By Robert Haywood
If you travel to Venice, make sure you visit the Peggy Guggenheim Museum on the Grand Canal. The elegant home houses the art collection of Peggy Guggenheim (1989-1979). Born into the wealthy Guggenheim family in New York City, she was the daughter of Benjamin Guggenheim, who died when the Titanic sank in 1912. With the roughly $2.5 million inheritance she received in 1919 at 21 years old, she began to devote her time and money to befriending artists and building a collection of art that includes Pablo Picasso, Max Ernst (the surrealist artist who was her husband for some years), Jackson Pollock, Agnes Martin and many others.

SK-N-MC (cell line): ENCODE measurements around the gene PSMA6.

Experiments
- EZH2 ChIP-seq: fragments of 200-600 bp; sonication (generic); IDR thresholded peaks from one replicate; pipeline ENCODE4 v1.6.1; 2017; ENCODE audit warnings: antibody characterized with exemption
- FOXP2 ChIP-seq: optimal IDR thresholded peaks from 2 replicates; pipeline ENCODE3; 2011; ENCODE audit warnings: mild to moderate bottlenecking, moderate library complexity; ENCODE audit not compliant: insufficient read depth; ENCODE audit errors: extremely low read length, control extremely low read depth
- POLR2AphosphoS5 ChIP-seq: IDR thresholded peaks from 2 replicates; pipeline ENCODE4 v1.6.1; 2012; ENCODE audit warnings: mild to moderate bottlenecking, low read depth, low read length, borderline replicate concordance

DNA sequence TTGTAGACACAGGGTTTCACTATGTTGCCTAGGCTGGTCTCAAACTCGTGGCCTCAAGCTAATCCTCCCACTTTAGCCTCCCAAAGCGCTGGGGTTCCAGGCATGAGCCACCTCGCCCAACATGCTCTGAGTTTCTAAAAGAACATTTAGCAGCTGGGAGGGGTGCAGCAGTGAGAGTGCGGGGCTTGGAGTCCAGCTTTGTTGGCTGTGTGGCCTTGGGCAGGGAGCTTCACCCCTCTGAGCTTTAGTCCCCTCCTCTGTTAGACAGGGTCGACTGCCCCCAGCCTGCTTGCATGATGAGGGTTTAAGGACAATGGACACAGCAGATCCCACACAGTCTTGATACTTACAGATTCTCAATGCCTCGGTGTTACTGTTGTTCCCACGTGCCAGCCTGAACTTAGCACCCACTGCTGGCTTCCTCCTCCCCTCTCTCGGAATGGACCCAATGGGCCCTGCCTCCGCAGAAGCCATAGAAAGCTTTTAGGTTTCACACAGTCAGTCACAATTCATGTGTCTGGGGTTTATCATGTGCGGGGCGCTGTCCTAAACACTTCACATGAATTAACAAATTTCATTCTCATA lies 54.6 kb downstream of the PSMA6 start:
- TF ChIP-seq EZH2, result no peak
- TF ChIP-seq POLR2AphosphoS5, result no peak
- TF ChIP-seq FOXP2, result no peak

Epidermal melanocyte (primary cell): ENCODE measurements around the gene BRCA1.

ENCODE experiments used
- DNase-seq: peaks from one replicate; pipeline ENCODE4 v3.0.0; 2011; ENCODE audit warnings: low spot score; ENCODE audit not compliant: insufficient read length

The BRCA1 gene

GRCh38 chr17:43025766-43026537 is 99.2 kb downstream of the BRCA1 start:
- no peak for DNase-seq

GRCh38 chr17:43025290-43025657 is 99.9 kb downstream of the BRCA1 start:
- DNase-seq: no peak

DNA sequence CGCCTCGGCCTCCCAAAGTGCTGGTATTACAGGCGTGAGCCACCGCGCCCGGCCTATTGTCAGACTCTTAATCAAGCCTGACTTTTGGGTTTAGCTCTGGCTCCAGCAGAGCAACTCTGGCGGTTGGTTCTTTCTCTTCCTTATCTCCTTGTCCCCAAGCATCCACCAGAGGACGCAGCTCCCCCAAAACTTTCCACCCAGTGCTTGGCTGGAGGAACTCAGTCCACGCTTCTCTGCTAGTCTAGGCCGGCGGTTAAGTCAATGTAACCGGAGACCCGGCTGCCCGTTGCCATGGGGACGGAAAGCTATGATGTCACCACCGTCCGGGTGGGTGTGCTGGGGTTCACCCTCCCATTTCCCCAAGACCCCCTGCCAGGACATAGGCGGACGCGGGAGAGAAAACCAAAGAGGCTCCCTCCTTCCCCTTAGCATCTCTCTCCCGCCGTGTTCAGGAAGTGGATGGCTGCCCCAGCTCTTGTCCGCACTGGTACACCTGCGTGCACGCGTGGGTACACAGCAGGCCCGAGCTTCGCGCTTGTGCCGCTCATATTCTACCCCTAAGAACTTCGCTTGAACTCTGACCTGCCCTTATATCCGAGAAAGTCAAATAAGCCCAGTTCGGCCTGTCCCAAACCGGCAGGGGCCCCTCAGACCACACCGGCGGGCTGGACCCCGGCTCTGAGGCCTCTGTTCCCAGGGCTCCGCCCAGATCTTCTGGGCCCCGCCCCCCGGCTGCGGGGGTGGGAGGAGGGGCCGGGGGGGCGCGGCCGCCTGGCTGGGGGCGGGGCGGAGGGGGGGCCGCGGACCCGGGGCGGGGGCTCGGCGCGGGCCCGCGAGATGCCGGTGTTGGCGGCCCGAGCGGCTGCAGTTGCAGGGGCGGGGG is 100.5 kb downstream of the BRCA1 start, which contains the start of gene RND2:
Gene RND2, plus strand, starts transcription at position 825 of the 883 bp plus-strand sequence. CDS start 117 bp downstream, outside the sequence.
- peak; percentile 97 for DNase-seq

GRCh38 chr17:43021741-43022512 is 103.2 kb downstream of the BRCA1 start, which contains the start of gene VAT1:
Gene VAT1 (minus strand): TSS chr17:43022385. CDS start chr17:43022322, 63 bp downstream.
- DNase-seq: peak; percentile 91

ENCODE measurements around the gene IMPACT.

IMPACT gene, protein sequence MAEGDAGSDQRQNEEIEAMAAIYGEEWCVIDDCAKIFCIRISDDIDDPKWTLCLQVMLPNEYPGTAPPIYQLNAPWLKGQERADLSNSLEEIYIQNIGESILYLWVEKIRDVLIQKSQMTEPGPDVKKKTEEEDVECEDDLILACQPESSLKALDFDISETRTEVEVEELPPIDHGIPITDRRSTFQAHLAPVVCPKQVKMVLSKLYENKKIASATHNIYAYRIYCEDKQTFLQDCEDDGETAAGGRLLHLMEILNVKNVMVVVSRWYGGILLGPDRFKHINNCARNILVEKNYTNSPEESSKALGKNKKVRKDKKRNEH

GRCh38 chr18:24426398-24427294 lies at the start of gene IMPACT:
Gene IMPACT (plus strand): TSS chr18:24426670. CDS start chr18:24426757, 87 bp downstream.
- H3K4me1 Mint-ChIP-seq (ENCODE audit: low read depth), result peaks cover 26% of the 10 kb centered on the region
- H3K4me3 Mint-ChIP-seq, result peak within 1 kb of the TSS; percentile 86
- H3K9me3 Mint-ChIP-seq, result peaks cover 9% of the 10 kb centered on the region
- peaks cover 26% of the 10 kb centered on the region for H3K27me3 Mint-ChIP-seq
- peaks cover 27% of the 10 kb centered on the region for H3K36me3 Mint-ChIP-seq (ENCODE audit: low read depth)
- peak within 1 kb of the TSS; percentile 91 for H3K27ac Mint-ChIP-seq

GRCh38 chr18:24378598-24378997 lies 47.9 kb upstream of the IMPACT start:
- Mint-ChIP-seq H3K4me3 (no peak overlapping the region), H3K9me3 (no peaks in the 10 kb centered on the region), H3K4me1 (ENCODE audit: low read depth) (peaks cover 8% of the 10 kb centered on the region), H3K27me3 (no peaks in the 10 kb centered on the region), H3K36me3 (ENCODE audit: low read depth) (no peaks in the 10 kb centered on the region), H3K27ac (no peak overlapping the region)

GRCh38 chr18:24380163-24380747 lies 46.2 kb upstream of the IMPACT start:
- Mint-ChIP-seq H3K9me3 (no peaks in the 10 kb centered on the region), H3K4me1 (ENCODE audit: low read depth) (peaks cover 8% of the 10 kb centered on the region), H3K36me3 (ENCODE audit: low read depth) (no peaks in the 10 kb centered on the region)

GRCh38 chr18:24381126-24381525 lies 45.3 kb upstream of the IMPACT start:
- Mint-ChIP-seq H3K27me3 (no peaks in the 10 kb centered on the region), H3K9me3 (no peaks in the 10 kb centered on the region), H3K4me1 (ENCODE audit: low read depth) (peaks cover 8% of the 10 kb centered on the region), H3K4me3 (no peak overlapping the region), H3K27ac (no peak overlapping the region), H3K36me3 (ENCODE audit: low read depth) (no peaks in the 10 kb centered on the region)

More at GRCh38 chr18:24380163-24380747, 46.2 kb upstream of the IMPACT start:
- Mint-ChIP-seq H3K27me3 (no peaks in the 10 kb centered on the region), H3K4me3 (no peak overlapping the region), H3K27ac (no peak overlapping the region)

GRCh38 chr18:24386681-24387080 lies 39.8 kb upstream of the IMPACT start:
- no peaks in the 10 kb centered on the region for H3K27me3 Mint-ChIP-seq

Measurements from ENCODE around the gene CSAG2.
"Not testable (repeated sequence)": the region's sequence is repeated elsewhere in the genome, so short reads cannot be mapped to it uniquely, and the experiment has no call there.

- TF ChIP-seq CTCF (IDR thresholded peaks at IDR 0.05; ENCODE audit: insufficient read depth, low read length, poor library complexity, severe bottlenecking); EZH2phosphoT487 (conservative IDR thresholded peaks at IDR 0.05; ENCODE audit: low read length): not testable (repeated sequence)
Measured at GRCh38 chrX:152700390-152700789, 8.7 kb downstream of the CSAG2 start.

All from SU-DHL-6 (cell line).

Beginning in 1951, Peggy opened her house (the 18th century Palazzo Venier dei Leoni, which she acquired several years earlier) and collection in Venice to the public during the summer months. Now open year-round as a museum, the Palazzo has become one of the most visited attractions in Venice. The museum, which has an intimacy that larger museums often lack, houses one of the most impressive collections of European and American modern art in the world.
To learn about Peggy Guggenheim, see Peggy Guggenheim,
Confessions of an Art World Addict (1960)
For museum information, visit guggenheim-venice.it.
Annapolis Home Magazine
Vol. 8, No. 6 2017